“Who knew it would be so much fun to watch a house full of magnificently dressed aristocrats and their servants living all under one roof?” Here comes Laura Linney—lovely in black lace, a gracious hostess strolling before a backdrop like a crimson curtain—to ask a trick question of viewers like you, this Sunday on PBS.
The heathens among my readership may not recall that, a few years ago, PBS’s Masterpiece Theatre—that cherished staple of upper-middlebrow media diets—split into Masterpiece Contemporary, Masterpiece Mystery!, and Masterpiece Classic. Contemporary, now hosted by David Tennant, ranges across genres in a tumultuous quest for West End class and BAFTA glamour. Mystery!, emceed by Alan Cumming, is where Inspector Morse and Miss Marple cock their eyebrows perspicaciously. Classic, with Linney at the helm and on the prow, is devoted—well, to shows about magnificently dressed aristocrats and their servants.
Some Classic programs are greatish-book adaptations, but Downton Abbey, imported from Britain’s ITV, is original and simply great. As a PBS hit, it rivals 1981’s Brideshead Revisited for cultural impact and may yet outrank as a crossover phenomenon.* Linney’s excitement about this is such that she sighs with bliss and gratitude as she introduces the first episode of its second season.
Linney reminisces with viewers about their first go-round with Downton, ticking through a brief catalog of passion and worries, of fond hopes and rousing hatreds, of roiling scandals and simmering romances. “We were hooked—and then they all went away,” she says. “It’s a great pleasure for me to say that tonight we return at last to that great country house with its hundreds of rooms.” That is a lot of imaginative space to inhabit as we trot up the steps alongside the handsome hunting dog that serves as the show’s mascot.
Part of the appeal of Downton Abbey, like Brideshead before it, lies in its presentation of a grand household as an organism. To be sure, the new series vibrates excitingly on many frequencies, but it specially resonates as a rare hybrid of domestic drama and shelter porn. This genre combines the gratifications of “sheer plutography” (to use a term of Tom Wolfe’s that I’ve elsewhere applied to Brideshead) with the more common pleasures of observing efficient household management. There is action in the setting.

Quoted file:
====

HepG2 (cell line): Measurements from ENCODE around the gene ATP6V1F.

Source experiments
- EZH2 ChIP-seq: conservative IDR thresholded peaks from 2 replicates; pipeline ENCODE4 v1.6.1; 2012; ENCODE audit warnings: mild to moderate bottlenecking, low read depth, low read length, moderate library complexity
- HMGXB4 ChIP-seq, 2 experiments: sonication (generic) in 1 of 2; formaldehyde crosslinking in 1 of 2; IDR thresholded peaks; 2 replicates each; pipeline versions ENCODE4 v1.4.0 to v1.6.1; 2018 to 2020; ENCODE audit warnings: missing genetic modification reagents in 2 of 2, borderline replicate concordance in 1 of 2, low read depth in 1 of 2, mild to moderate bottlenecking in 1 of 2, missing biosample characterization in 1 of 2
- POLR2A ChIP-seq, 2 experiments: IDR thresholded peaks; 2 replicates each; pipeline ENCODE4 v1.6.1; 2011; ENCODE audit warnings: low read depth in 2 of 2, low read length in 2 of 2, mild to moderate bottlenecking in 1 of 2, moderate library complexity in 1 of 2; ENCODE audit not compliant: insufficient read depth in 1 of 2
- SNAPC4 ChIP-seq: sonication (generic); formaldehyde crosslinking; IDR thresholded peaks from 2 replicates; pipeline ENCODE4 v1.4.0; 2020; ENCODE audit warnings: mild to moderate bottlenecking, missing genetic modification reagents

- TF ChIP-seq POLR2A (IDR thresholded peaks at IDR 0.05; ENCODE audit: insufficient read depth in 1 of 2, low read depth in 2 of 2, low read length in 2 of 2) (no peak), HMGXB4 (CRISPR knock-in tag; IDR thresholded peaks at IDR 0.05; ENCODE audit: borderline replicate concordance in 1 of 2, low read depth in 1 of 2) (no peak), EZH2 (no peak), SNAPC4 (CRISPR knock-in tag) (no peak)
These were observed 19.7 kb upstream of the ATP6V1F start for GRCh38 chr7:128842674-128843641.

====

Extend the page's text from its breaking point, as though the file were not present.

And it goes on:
The parlors and pantries are theaters of war, and the show stimulates a kind of class warfare in the viewer’s human heart and reptile brain. In the interactions between the man of the house (Robert Crawley, played right honorably by Hugh Bonneville) and his valet (John Bates, played by Brendan Coyle), we discover a rich and intimate fantasy of power, dependence, and dedication, a business relationship with love in it. In the dining room, the caste system is ordered as precisely as a table setting.
There is very much else going on besides, with heirs and airs and mustard gas. “It’s 1916,” Linney says, to bring us up to date. “The bonds of social class and tradition are exploding in the trenches of World War I. …” Shortly thereafter, Masterpiece abruptly drops us into an actual theater of war, the Battle of the Somme, with an image of writhing fallen soldiers to linger in your head and their atmosphere. One combatant—Matthew Crawley, heir presumptive to cousin Robert’s earldom—is preparing for a furlough. Back home, ladies hopeful of aiding the war effort are learning how to do things previously considered unladylike, like driving cars and boiling water, activities that complicate the business of husband-hunting. The central question of this domestic drama is: What is correct? That’s the issue animating its droll chatter about manners and its swift playlets about morals. With the coming of the war, the question picks up meaning in the Wilfred Owen sense. When is it fitting to die for your country?
The author of Downton Abbey is Julian Fellowes, who won an Oscar for his screenplay for Robert Altman’s Gosford Park, about a house full of magnificently dressed aristocrats and their servants living all under one roof. The earlier work was playfully tricksy and dense with incident. With its murder-mystery engine, its roving friskiness, and its Hollywood-imposter subplot, Gosford Park plays like Upstairs, Downstairs as adapted by M.C. Escher. Its brilliance feels cold and a touch cynical when compared with Downton Abbey’s warm and generous sprawl. Appropriate to the pace and the space of series television, it welcomes you into its intrigues at a walking pace. On TV, a great country house must be a home.
*Correction: This piece originally incorrectly referred to Brideshead Revisited as a Masterpiece hit. It was a Great Performances program. (Return.)